The Proper Way to Write a Resume
Writing your resume can feel overwhelming and doesn't come naturally to most. Many people have the misconception that a resume's purpose is to get them a job; resumes open and close doors. Their primary purpose is to get an employer impressed enough to invite you in for an interview. It's an advertisement, and you're the merchandise. As such, knowing which resume format will avail adequately in your favor is key to your success. Just as everything comes in different sizes and shapes, so do resumes.
Step 1: Choose the most suitable format.
A few format styles are: chronological, functional, or combination.
A Chronological resume seems to be one of the most popular formats used. This type of resume usually includes an objective/career summary, statement, and a chronological listing of all your employers from most recent to past. Academic information should be included, along with certifications and special skills.
A Functional resume should highlight abilities rather than your chronological work history, but a summary of your work history is still needed at the end. This format is beneficial for people who have gaps in their work history, reentering the workforce, frequently changing jobs, or transitioning into a new career.
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Step 2: Arrange your contact information
When writing a resume, include all of your contact information at the top of your resume. Without correct, detailed contact information, employers will have difficulty getting in touch with you quickly.
First Name Last Name
Your City, State Zip Code
Your Phone Number
Your Email Address
LinkedIn or Personal Website URL (if you have one)
Step 3: Write a winning resume introduction.
A resume introduction shortens the relevant aspects of your experience into a brief pitch to the hiring manager and should be done last. Writing the other parts of your resume first enables you to choose which segments to incorporate into your introduction paragraph.
Step 4: Highlight your relevant work experience.
Focus your resume on the job experience relevant to a specific position. Doing so will consequently improve your chances of getting hired. If you have too many jobs in your background, you can structure your resume to highlight pertinent job positions and eliminate or mask others.
Step 5: Academics
The quintessential information required is your degree(s) and the schools you attended. You can also present more comprehensive information, including your major and minor and the year you graduated if desired. Any professional development courses and certifications should also be included. List any licenses you have acquired, unless there's a separate section of your resume where you include this information.
Step 6: Hard and soft skills
Hard skills can include your knowledge of specific tools, platforms, or computer programs, as well as your ability to perform particular tasks and your familiarity with processes needed to do your job. Make sure each bullet point describes a skill the hiring manager requires.
Soft skills refer to a set of transferable skills that are particularly important for success in the workplace. These skills work best in two parts of your resume: the summary paragraph and your achievements section(s). They incorporate communication, teamwork, adaptability, time management, problem-solving, leadership, and a good work ethic. Applicant tracking systems can't understand nuance in language, so you must pick your examples of soft skills straight from the job ad. If the job ad asks for "strong problem-solving skills," write that precisely. It won't understand any deviation.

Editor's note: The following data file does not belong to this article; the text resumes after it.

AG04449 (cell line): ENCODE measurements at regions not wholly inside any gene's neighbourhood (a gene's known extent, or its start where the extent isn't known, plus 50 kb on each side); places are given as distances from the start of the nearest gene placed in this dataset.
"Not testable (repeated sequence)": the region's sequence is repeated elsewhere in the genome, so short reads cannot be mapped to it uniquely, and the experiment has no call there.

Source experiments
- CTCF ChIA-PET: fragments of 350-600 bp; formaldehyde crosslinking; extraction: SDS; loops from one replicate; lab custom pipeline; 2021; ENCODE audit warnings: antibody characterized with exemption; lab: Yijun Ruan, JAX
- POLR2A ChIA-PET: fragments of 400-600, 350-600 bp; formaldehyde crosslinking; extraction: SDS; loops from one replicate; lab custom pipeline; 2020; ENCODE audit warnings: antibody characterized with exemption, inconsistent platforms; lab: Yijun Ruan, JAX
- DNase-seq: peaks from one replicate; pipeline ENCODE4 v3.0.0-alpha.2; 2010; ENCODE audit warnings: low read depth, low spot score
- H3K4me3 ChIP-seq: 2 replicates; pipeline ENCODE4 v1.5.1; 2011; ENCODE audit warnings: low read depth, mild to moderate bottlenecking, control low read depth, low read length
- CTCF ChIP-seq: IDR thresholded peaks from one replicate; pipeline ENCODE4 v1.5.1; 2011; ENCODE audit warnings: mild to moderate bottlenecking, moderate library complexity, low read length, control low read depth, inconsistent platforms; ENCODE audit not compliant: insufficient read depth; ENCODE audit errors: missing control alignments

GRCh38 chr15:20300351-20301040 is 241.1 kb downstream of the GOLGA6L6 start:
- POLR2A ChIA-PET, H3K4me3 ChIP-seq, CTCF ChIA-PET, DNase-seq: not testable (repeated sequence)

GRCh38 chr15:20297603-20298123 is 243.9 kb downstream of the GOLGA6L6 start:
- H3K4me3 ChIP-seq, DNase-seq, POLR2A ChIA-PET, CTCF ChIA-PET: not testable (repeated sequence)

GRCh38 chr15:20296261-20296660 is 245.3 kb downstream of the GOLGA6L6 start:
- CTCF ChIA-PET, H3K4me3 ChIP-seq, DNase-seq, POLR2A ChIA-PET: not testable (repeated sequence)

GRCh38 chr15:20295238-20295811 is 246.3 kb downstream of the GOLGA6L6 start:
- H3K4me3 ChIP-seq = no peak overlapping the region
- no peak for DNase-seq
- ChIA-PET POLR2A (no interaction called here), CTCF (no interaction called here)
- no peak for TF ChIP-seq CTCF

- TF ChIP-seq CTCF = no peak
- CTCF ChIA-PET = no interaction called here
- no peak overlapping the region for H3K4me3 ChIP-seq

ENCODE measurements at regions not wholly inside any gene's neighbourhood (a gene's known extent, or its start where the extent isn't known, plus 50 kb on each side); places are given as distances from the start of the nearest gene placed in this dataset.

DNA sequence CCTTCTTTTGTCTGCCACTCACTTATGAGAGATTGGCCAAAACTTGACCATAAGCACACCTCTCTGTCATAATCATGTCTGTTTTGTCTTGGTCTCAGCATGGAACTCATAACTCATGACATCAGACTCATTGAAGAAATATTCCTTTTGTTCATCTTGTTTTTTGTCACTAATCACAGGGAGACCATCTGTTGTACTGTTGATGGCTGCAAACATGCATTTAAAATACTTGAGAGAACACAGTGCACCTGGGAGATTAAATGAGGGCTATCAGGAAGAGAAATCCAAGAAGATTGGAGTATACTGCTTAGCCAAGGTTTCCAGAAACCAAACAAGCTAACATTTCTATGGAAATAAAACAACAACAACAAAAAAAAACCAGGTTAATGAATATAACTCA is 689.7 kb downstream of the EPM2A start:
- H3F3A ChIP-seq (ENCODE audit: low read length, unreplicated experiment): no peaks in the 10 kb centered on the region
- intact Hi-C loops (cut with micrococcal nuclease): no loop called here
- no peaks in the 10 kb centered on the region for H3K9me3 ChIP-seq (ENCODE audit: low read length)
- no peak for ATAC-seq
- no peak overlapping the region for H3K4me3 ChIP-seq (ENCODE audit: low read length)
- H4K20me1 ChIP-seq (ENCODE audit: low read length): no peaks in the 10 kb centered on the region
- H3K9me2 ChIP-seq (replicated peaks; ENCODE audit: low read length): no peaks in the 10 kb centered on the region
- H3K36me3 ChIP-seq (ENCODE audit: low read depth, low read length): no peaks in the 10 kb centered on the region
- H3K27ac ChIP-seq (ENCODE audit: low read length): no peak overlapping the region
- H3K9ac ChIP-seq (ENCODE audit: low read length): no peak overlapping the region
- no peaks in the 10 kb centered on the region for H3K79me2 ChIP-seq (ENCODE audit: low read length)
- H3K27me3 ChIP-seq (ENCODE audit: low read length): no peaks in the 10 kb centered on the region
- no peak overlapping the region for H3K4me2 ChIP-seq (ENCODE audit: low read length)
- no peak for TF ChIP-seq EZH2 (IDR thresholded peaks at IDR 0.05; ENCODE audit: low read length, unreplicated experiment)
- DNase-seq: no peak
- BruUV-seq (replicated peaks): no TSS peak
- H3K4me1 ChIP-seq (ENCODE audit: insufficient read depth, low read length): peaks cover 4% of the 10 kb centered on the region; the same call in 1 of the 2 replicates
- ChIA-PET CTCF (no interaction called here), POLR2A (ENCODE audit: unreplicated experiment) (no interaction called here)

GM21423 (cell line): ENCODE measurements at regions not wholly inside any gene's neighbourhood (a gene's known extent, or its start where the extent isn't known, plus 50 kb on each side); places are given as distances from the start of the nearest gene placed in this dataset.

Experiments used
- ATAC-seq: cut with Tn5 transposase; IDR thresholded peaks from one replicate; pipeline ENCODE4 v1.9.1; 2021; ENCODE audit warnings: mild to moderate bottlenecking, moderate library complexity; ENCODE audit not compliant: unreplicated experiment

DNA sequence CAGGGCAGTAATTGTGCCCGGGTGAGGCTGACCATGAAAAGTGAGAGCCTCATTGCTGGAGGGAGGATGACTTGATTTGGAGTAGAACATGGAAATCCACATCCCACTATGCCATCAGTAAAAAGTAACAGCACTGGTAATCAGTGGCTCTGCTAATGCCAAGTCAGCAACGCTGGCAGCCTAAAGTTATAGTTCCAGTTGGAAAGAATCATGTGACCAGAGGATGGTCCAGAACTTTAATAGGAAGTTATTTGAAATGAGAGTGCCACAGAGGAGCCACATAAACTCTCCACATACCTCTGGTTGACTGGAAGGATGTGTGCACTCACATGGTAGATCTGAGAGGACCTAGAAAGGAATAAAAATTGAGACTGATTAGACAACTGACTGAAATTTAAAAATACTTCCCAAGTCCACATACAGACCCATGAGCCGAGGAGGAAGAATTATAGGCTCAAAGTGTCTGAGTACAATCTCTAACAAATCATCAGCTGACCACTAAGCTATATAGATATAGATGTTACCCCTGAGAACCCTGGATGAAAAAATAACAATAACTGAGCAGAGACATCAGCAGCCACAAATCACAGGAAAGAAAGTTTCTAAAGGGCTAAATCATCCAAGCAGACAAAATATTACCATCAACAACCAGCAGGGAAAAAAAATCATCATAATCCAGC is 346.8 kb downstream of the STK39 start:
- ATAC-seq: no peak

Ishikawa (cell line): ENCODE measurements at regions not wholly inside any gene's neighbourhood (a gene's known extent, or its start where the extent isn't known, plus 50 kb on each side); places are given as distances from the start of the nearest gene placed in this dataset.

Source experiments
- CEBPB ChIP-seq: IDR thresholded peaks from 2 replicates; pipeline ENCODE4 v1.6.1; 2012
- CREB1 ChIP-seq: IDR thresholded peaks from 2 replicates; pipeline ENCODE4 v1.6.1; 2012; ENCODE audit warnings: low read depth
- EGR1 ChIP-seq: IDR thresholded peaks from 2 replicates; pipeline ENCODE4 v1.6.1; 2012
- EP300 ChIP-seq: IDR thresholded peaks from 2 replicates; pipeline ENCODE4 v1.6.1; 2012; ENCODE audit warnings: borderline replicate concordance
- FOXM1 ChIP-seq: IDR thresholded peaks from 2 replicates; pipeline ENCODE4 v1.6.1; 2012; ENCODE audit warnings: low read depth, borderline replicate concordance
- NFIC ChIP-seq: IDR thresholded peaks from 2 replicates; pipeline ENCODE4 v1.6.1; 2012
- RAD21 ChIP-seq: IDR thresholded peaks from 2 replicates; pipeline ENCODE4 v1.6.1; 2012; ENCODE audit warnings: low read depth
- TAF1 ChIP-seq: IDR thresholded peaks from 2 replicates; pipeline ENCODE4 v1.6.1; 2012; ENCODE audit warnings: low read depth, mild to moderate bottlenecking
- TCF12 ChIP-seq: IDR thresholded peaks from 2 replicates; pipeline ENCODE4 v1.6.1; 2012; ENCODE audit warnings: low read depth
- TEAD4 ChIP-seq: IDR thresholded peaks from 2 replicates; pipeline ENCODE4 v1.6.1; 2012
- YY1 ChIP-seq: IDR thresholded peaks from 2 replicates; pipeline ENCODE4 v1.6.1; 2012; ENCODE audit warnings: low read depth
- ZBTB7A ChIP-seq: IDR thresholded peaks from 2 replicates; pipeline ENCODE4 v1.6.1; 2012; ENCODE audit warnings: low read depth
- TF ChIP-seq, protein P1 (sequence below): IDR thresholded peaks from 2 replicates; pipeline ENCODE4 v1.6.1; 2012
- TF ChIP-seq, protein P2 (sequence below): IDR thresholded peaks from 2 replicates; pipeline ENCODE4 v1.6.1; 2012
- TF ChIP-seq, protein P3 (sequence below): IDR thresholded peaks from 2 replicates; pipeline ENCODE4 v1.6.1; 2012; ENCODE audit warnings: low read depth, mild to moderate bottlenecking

Step 7: Key certifications, awards, & honors.
Take a second to make sure each one is relevant to your job search. Asking yourself if it proves that you excel at a soft or hard skill that's important for the job you're applying to, shows that you've been recognized for the type of work you'd be doing in this role, or if the award is particularly prestigious or well-known in your field. If an achievement you're proud of isn't related to the job you're seeking, cut it.
Step 8: Write a matching cover/application letter
A cover letter's purpose is to introduce and briefly summarize your professional background. It is a one-page memo that is submitted as part of your job application in addition to your resume. It is on average between three to four paragraphs, and a simplistic, standard font, such as Arial or Helvetica, 10 to 12 points in size should be used. Your letter should be left-aligned with single-spacing one-inch margins. You don't need to be imaginative. Just stick to the format.
Header - Contact information
Greeting - Dear Hiring Manager / Hello Ms.Peabody / Dear Peter Pickles
Opening paragraph - Grab the reader's attention with 2-3 of your top achievements
Second paragraph - Explain why you're the perfect candidate for the job
Third paragraph - Explain why you're a good match for the company
Remember, a cover letter is a supplement to your resume, not a replacement.
Step 9: Proofread your resume and finish strong.
Reread the job description. Hiring managers list the exact qualifications they're seeking in job ads, so ensure the information on your resume corresponds to the listed requirements. Find skills-related keywords for your target job. Companies use applicant tracking systems (ATS) to automatically delete applications that don't include the skills they need.
Remember, simply having a well-written resume isn't enough to get you an interview.
By: Jowanna's Corner
Getting Grown, LLC
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